Recruiter Blog: Successful interviews require a S.T.A.R.
By Erica Newman
I meet with great students who are fully qualified to do the job at hand. Often times these are student leaders who have the capabilities to excel. How can you ensure you’re answering an interviewer’s question in full, and clearly demonstrating those essential qualities? There’s a simple way to do this - use the S.T.A.R. model. Keep in mind these few easy tips and tricks, and you will set yourself up for success in an interview.
First things first – don’t be afraid to take a moment to think. There’s nothing wrong in saying, “Good question – let me think about it for a moment.” That being said, it’s always great to prepare a few examples ahead of time where you’ve demonstrated a couple of the job-related skills.
Here are the components that make up the S.T.A.R. model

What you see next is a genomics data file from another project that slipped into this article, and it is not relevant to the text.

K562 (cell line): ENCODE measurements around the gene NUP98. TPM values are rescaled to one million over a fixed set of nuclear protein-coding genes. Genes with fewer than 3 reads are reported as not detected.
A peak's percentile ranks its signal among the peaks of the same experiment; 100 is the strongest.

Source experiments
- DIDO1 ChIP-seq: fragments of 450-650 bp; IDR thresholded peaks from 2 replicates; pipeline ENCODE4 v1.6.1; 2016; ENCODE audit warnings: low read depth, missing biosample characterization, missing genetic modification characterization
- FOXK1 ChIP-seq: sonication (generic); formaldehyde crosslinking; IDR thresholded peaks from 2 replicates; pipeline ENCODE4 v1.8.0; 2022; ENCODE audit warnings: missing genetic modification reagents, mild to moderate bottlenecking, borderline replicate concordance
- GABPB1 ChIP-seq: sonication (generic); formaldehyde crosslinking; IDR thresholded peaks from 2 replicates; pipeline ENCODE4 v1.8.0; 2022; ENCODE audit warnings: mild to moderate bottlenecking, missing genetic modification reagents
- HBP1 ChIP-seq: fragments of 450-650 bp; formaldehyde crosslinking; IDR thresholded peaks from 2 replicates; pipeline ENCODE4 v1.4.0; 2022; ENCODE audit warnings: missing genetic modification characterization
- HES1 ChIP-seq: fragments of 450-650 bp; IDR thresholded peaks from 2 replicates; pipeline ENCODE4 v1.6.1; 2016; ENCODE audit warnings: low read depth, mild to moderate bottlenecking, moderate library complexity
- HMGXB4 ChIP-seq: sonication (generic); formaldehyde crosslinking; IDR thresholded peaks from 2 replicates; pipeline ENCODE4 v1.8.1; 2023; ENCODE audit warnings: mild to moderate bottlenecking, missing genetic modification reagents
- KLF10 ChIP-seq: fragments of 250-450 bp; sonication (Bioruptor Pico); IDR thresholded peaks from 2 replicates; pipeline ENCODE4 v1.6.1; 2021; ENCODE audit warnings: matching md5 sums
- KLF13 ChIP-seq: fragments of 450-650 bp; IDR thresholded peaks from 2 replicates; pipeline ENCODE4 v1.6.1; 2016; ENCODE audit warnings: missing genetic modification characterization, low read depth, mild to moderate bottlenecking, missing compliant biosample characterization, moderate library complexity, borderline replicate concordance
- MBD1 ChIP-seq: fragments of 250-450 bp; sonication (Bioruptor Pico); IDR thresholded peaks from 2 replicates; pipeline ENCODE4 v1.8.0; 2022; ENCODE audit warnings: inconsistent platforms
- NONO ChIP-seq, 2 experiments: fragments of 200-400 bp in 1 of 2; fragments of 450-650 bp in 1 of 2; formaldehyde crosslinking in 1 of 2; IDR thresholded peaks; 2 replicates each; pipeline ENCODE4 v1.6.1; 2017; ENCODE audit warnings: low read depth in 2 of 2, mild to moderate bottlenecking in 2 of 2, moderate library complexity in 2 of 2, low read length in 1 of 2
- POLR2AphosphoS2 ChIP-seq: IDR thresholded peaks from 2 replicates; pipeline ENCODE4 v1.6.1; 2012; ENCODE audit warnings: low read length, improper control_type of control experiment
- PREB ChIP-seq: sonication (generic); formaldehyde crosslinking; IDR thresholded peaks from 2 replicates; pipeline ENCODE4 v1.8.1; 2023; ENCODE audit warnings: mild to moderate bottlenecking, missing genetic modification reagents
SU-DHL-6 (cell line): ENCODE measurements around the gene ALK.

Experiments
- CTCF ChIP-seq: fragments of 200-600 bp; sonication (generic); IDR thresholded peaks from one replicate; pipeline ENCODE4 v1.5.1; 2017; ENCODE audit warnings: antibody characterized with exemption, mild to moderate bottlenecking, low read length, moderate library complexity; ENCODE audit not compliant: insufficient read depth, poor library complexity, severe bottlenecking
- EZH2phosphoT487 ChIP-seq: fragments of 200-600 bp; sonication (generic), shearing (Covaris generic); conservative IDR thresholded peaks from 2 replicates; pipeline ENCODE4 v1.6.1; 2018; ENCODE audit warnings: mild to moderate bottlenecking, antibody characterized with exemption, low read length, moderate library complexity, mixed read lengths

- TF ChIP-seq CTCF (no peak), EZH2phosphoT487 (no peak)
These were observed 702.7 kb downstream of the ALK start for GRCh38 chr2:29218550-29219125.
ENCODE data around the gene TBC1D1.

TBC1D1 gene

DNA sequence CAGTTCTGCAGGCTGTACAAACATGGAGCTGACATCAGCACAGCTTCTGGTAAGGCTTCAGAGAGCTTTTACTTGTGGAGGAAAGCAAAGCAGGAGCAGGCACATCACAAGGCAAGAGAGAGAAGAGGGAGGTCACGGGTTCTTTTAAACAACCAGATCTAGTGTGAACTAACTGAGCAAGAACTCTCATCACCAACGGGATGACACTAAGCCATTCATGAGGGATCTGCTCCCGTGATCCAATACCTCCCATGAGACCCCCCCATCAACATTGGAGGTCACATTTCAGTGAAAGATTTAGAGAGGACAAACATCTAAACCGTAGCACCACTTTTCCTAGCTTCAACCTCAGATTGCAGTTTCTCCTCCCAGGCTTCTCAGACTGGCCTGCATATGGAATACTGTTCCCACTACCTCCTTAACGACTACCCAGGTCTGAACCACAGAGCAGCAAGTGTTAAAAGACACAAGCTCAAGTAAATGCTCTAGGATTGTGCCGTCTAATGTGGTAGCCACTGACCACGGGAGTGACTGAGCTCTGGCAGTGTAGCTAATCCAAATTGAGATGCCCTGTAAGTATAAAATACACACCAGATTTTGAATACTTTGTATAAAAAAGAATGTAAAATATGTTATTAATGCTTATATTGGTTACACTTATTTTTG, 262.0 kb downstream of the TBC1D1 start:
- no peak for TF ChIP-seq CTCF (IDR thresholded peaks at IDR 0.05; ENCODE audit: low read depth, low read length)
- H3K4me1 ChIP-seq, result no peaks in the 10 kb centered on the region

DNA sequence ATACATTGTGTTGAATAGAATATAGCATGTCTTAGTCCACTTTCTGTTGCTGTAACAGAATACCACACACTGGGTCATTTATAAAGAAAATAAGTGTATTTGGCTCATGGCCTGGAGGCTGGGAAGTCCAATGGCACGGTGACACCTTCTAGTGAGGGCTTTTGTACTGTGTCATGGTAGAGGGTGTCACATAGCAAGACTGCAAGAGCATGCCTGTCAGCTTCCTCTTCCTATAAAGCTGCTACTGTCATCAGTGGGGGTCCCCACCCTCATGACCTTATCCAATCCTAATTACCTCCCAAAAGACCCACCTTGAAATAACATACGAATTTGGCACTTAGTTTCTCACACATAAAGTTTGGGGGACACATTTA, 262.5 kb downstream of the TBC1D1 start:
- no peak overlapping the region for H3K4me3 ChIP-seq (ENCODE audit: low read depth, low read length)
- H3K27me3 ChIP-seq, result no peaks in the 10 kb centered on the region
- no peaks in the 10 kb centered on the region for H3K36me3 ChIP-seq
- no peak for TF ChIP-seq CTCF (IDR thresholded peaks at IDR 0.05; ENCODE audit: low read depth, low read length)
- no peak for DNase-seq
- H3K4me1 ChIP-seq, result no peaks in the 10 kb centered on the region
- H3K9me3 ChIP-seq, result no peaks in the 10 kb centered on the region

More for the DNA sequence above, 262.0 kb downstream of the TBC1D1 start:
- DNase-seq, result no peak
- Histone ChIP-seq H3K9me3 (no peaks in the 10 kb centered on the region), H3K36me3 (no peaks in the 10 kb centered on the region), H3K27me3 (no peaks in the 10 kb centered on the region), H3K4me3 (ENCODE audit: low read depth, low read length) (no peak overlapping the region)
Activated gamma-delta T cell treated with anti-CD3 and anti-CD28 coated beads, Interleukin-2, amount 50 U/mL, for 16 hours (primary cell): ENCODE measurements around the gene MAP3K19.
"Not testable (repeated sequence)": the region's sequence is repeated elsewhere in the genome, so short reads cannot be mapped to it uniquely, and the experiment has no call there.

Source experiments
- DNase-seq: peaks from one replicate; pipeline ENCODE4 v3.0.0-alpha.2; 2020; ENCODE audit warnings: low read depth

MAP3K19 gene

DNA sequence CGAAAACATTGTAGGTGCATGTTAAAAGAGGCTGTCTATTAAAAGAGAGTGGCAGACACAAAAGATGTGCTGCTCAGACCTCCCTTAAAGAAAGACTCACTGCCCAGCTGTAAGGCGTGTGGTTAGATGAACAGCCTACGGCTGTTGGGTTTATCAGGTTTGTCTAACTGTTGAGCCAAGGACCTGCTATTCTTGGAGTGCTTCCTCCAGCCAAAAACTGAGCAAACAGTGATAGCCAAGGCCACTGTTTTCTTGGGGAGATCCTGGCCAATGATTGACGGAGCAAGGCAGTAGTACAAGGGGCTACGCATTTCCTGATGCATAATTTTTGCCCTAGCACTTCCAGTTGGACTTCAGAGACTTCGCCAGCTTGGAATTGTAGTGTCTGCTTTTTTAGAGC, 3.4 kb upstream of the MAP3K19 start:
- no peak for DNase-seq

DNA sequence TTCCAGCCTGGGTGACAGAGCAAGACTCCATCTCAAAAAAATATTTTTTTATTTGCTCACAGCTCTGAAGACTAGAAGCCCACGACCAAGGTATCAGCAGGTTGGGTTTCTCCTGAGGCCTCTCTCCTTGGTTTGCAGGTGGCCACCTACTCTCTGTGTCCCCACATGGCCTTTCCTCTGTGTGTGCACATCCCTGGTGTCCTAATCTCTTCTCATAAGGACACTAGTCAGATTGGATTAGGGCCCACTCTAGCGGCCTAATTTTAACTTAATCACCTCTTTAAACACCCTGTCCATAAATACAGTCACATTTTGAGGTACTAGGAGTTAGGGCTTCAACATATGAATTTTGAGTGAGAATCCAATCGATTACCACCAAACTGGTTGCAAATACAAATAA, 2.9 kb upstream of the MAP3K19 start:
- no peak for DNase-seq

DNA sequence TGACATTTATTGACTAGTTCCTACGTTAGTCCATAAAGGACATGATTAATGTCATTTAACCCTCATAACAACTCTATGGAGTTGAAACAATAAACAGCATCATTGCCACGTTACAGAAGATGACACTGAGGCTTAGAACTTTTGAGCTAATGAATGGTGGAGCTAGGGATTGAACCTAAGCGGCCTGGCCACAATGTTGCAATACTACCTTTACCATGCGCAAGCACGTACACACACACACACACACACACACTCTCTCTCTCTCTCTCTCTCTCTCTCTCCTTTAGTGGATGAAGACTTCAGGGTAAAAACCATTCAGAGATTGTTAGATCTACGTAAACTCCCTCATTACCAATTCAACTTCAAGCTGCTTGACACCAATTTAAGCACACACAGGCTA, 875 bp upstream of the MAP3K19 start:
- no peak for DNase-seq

Describe the situation and present all of the relevant details. What might the interviewer need to know to have a good understanding of the situation at hand? Perhaps you’re describing a time when you’ve dealt with a difficult client. How did you end up in this situation? Why was the client unsatisfied, and how were they demonstrating this?
What did you need to achieve? What needed to be done to resolve this situation? Let the interviewer know that you had a good understanding of the situation and the tasks that needed to be completed.
What did you do to resolve the situation, and why did you choose this course of action? Did you consider other alternatives? Why didn’t you choose these as options? Show them you’ve weighed out the options to reach the best possible outcome.
What was the outcome of your actions? Could you have done anything differently? Was the client satisfied? Did you achieve your overall objectives? Explain why your actions were effective and what you learned from the experience.
Finally, get a friend to ask you a mock interview question and practice answering using the STAR model.